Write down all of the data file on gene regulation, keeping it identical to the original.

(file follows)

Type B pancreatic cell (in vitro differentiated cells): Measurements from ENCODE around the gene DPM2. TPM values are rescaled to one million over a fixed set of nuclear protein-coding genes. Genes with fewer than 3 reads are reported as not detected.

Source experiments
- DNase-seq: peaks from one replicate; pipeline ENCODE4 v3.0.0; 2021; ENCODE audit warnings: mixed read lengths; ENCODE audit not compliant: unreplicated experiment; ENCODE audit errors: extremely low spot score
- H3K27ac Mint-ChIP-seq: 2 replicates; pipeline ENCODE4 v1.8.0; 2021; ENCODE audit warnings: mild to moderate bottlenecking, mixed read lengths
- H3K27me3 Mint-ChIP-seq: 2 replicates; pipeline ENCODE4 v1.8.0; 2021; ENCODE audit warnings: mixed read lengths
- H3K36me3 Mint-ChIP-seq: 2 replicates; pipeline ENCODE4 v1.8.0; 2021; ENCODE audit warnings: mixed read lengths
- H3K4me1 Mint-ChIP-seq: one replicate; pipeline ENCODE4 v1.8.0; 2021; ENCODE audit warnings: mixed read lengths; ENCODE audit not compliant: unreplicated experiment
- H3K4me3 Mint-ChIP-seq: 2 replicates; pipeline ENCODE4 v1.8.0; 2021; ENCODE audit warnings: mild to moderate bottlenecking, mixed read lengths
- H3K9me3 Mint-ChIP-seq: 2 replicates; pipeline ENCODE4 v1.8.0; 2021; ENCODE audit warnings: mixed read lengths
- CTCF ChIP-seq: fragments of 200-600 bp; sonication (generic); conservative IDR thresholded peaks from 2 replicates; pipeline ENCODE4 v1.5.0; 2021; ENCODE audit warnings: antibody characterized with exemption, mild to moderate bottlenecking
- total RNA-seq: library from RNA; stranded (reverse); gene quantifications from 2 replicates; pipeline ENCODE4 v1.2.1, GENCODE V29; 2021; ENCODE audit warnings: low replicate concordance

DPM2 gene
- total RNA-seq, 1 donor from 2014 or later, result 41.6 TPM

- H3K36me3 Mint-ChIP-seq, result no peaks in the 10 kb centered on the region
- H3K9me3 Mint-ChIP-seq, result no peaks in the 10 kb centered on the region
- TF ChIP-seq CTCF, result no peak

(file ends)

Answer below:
Type B pancreatic cell (in vitro differentiated cells): Measurements from ENCODE around the gene DPM2. TPM values are rescaled to one million over a fixed set of nuclear protein-coding genes. Genes with fewer than 3 reads are reported as not detected.

Source experiments
- DNase-seq: peaks from one replicate; pipeline ENCODE4 v3.0.0; 2021; ENCODE audit warnings: mixed read lengths; ENCODE audit not compliant: unreplicated experiment; ENCODE audit errors: extremely low spot score
- H3K27ac Mint-ChIP-seq: 2 replicates; pipeline ENCODE4 v1.8.0; 2021; ENCODE audit warnings: mild to moderate bottlenecking, mixed read lengths
- H3K27me3 Mint-ChIP-seq: 2 replicates; pipeline ENCODE4 v1.8.0; 2021; ENCODE audit warnings: mixed read lengths
- H3K36me3 Mint-ChIP-seq: 2 replicates; pipeline ENCODE4 v1.8.0; 2021; ENCODE audit warnings: mixed read lengths
- H3K4me1 Mint-ChIP-seq: one replicate; pipeline ENCODE4 v1.8.0; 2021; ENCODE audit warnings: mixed read lengths; ENCODE audit not compliant: unreplicated experiment
- H3K4me3 Mint-ChIP-seq: 2 replicates; pipeline ENCODE4 v1.8.0; 2021; ENCODE audit warnings: mild to moderate bottlenecking, mixed read lengths
- H3K9me3 Mint-ChIP-seq: 2 replicates; pipeline ENCODE4 v1.8.0; 2021; ENCODE audit warnings: mixed read lengths
- CTCF ChIP-seq: fragments of 200-600 bp; sonication (generic); conservative IDR thresholded peaks from 2 replicates; pipeline ENCODE4 v1.5.0; 2021; ENCODE audit warnings: antibody characterized with exemption, mild to moderate bottlenecking
- total RNA-seq: library from RNA; stranded (reverse); gene quantifications from 2 replicates; pipeline ENCODE4 v1.2.1, GENCODE V29; 2021; ENCODE audit warnings: low replicate concordance

DPM2 gene
- total RNA-seq, 1 donor from 2014 or later, result 41.6 TPM

- H3K36me3 Mint-ChIP-seq, result no peaks in the 10 kb centered on the region
- H3K9me3 Mint-ChIP-seq, result no peaks in the 10 kb centered on the region
- TF ChIP-seq CTCF, result no peak